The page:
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ECE Resources

Repeating pattern skills

Type 1: Fixing
Filling in a missing item in a pattern 

1 How to spot this skill being applied in free play

Talk

  • When doing arts and crafts, the child discusses needing one more item to fill in a gap in the pattern (e.g., ‘my pattern is missing a blue pompom in the middle’)

Behaviour

  • Adjusting a pattern by either adding in a missing pattern item or switching items around until the sequence is in the correct order.

2 Check for understanding

Ask the child to fill in the missing item in a model repeating pattern (e.g., ABAB_BAB) either from a pile of potential responses and distractors or by pointing to one of several different pictures of objects.

3 Guided activities to support this skill

  • Post pictures around the room of patterns with an item missing (e.g., in the middle) and ask children to determine what item should fill in the blank. 

Type 2: Copying
Duplicating a repeating pattern by at least one unit of repeat with the same materials 

1 How to spot this skill being applied in free play

Talk

  • Discussing making the same pattern or design as another child (e.g., ‘I’m going to draw a green and white striped shirt too’; ‘our patterns are the same, red, blue, red, blue’) 

Behaviour

  • Duplicating a repeating pattern design (e.g., drawing a zebra with black and white stripes)  

2 Check for understanding

Ask the child to make the same pattern as a model pattern using a pile of the same blocks (e.g., red, green, yellow, red, green, yellow). Make sure the copied pattern is 6 inches below the model pattern.

3 Guided activities to support this skill

Have children re-enact pattern dances they have seen demonstrated for them (either of their own creation, from the teacher, or from youtube such as GoNoodle videos

Type 3: Extending
Adding items to a repeating pattern by at least one unit of repeat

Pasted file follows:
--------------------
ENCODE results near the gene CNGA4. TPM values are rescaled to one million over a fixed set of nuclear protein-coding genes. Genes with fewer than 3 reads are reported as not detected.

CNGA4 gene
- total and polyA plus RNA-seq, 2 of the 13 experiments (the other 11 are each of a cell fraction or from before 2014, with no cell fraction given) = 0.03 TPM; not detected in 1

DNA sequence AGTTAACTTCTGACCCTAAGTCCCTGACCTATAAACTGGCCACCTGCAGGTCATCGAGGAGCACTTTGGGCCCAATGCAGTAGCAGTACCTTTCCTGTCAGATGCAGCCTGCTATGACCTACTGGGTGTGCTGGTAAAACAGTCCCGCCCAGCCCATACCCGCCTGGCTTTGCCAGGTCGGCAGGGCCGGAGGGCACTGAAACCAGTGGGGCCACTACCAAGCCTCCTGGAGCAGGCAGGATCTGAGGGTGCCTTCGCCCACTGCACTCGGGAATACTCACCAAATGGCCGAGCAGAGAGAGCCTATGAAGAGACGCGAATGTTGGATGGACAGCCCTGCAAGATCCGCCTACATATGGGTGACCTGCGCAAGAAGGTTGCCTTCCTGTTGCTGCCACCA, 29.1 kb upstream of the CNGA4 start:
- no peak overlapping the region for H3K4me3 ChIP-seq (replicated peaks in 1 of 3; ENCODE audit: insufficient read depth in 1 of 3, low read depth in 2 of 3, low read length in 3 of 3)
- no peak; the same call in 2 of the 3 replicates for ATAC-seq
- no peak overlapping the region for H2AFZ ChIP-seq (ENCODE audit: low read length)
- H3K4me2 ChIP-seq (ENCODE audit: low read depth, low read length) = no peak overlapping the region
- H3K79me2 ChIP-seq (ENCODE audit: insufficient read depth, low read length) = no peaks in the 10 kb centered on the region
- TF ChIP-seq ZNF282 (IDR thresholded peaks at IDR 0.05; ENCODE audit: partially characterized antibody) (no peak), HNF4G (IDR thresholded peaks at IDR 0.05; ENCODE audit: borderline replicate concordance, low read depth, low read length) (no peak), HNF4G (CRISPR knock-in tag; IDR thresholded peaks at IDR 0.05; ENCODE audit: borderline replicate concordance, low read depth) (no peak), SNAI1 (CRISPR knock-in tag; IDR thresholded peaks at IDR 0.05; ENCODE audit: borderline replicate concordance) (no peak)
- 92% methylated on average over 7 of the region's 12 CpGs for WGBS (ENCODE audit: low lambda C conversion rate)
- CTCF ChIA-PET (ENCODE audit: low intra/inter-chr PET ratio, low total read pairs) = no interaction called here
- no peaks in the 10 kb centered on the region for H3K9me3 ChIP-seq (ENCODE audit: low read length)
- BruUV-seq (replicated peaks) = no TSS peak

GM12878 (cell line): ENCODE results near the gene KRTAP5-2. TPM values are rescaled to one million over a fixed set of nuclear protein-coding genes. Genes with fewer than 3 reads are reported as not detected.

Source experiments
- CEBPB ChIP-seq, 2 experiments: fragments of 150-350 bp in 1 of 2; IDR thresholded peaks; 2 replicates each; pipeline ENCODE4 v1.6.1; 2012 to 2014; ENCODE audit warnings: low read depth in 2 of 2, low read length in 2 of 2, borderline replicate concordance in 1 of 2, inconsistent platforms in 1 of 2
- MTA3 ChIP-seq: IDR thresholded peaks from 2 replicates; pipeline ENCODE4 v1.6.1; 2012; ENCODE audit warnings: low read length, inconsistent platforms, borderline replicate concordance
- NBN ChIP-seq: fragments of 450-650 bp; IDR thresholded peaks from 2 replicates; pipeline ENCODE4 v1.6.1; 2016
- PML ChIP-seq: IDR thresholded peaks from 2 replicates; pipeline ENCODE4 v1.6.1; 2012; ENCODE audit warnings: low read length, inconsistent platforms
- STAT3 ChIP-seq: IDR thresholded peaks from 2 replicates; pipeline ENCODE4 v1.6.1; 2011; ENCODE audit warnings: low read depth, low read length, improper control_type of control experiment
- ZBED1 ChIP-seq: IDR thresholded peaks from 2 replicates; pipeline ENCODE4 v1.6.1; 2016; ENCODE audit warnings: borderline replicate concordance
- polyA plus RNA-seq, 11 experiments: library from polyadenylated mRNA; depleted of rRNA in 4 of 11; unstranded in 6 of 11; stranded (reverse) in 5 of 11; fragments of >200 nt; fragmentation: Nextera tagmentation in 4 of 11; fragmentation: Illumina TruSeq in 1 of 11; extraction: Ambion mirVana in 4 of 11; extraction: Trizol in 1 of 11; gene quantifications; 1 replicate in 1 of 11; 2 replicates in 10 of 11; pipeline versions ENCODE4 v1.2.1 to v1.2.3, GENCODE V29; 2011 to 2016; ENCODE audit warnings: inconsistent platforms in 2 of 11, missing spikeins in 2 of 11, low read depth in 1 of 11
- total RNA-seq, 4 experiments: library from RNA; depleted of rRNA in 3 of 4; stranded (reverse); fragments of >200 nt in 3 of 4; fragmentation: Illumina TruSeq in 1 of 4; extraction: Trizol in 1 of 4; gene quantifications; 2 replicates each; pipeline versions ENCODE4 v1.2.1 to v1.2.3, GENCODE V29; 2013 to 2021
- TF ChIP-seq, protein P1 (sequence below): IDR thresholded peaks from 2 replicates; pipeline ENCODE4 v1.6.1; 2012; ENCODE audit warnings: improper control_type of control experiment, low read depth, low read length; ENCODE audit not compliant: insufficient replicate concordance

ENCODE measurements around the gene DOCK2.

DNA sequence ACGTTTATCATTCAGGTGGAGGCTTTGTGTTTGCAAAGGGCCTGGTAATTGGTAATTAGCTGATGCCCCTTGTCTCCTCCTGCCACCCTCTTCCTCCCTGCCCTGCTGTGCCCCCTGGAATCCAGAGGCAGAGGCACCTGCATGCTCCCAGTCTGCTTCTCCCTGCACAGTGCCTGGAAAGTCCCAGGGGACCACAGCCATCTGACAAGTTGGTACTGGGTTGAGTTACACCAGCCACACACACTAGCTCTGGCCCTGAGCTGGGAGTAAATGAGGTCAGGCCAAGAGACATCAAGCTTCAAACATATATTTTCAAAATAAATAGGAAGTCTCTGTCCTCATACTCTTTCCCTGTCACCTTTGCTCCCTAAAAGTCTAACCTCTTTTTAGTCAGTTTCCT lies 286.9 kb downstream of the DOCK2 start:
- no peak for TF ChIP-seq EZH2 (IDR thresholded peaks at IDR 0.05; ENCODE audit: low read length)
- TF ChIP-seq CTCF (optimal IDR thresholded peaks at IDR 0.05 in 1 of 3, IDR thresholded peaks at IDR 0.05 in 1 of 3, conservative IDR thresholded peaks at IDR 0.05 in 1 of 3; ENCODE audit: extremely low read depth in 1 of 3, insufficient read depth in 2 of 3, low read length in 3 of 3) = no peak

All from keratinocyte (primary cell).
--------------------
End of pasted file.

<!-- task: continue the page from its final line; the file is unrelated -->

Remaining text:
1 How to spot this skill being applied in free play

Talk

  • Saying what comes next in a pattern (e.g., ‘I need to add a red and blue block to the top of my red-blue-red-blue tower’)

Behaviour

  • Adding to an existing pattern sequence (e.g., continuing a ‘clap-clap-snap’ pattern by adding an extra ‘clap-clap-snap’, or adding to a patterned block tower).

2 Check for understanding

Have the child add at least one unit’s worth of items to a model pattern, answering the question ‘can you keep my pattern going the way I would?’ or ‘what comes next in my pattern?’ (ABCABC_ _ _). See sample script/materials.

3 Guided activities to support this skill

  • Recite the beginning of a pattern/rhyming song and ask children to keep the pattern going (finishing the repeating word, phrase, or phoneme)
  • Have children add to existing shape block patterns 

Type 4: Abstracting
Duplicating a pattern by at least one unit of repeat using different materials 

1 How to spot this skill being applied in free play

Talk

  • When copying a design (e.g., a picture of a Lego block construction) when the child does not have the same color materials, they might say ‘my red blocks are the same as the green blocks in the picture’

Behaviour

  • Recreating a design with objects differing in color, size, shape, and/or materials

2 Check for understanding

Have the child generate at least one unit’s worth of a model pattern with different materials. Make sure the abstracted pattern is 6 inches below the model pattern.

AABBAABB

CCDDCCDD

See research-based measure with material descriptions here.

3 Guided activities to support this skill

  • Have children create and present their own dance moves to create the same pattern structure as a model dance (e.g., ‘clap-clap-stomp’ for ‘banana-banana-meatball’) or visual pattern
  • Copy a model necklace pattern with different beads/materials

By Dr Erica Zippert

PREPARED FOR THE EDUCATION HUB BY

Dr Erica Zippert

Dr Erica Zippert is a Postdoctoral Research Associate at Purdue University. She studies young children’s broad mathematics development and how it is supported during social and playful interactions with parents and peers in a variety of informal contexts. She also examines the roles of context (traditional activities/games as well as digital apps/eBooks, activity goals), and parent and child factors (parental beliefs, child math abilities and interests) in determining the quality of early math experiences and subsequent math learning.